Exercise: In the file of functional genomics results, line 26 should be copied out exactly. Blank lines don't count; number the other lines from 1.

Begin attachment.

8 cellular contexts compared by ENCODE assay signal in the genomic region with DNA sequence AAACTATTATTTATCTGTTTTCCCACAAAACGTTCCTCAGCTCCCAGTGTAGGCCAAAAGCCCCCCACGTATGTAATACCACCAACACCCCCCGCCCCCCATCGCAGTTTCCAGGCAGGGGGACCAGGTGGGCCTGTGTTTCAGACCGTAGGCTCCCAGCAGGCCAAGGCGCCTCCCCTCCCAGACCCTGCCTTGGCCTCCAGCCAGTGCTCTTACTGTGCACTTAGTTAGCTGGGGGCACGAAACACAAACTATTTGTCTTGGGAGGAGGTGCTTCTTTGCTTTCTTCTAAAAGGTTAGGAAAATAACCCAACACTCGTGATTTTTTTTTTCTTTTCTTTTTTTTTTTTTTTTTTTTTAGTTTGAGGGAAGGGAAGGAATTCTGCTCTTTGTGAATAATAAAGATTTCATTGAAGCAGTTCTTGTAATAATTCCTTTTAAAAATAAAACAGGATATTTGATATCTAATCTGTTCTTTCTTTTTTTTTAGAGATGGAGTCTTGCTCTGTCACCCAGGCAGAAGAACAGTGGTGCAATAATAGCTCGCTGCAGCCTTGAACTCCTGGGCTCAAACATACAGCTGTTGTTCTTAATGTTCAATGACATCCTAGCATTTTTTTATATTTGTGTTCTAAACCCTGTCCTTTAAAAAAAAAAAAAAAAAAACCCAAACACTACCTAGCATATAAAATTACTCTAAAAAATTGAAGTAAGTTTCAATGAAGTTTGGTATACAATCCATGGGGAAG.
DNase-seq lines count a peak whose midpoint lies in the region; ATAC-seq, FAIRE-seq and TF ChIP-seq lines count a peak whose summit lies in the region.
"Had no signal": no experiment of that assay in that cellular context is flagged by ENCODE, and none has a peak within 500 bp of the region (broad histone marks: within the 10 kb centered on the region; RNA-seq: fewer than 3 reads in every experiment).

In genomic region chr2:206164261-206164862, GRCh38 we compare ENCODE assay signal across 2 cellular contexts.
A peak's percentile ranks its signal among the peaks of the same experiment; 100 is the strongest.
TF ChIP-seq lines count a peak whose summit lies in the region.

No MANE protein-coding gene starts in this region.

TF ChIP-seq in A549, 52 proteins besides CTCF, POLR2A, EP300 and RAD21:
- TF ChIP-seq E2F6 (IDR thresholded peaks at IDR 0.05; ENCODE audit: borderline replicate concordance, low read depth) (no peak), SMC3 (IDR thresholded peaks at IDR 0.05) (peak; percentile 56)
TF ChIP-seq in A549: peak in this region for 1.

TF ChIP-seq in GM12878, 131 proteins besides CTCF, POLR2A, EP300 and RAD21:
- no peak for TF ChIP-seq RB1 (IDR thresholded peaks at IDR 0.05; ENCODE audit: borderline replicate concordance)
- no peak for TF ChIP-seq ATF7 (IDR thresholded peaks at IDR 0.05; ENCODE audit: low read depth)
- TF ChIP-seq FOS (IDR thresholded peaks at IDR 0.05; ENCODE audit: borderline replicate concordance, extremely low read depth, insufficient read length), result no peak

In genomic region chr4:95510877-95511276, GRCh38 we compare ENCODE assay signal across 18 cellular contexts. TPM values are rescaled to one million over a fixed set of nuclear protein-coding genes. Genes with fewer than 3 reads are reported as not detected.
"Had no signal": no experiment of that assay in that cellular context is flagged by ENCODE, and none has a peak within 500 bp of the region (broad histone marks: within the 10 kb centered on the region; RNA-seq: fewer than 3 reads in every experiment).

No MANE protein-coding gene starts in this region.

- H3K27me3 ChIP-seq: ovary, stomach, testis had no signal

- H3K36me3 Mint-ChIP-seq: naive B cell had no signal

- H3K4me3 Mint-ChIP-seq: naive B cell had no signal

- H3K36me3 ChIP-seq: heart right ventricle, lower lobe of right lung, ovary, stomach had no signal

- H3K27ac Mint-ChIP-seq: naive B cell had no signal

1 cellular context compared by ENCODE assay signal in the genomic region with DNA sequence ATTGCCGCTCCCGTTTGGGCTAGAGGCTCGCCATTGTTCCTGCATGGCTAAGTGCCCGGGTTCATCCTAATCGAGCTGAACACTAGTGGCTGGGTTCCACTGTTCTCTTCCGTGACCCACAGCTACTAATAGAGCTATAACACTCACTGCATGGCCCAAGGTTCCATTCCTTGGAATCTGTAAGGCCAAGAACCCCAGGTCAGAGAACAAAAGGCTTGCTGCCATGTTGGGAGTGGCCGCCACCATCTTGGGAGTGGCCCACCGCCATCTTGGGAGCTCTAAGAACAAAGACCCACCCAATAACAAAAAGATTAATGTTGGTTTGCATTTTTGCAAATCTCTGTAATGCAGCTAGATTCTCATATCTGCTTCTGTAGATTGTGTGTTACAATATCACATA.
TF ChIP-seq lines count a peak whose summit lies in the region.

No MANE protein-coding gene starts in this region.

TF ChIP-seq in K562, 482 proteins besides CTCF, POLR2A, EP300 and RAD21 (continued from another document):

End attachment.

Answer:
TF ChIP-seq in K562, 482 proteins besides CTCF, POLR2A, EP300 and RAD21 (continued from another document):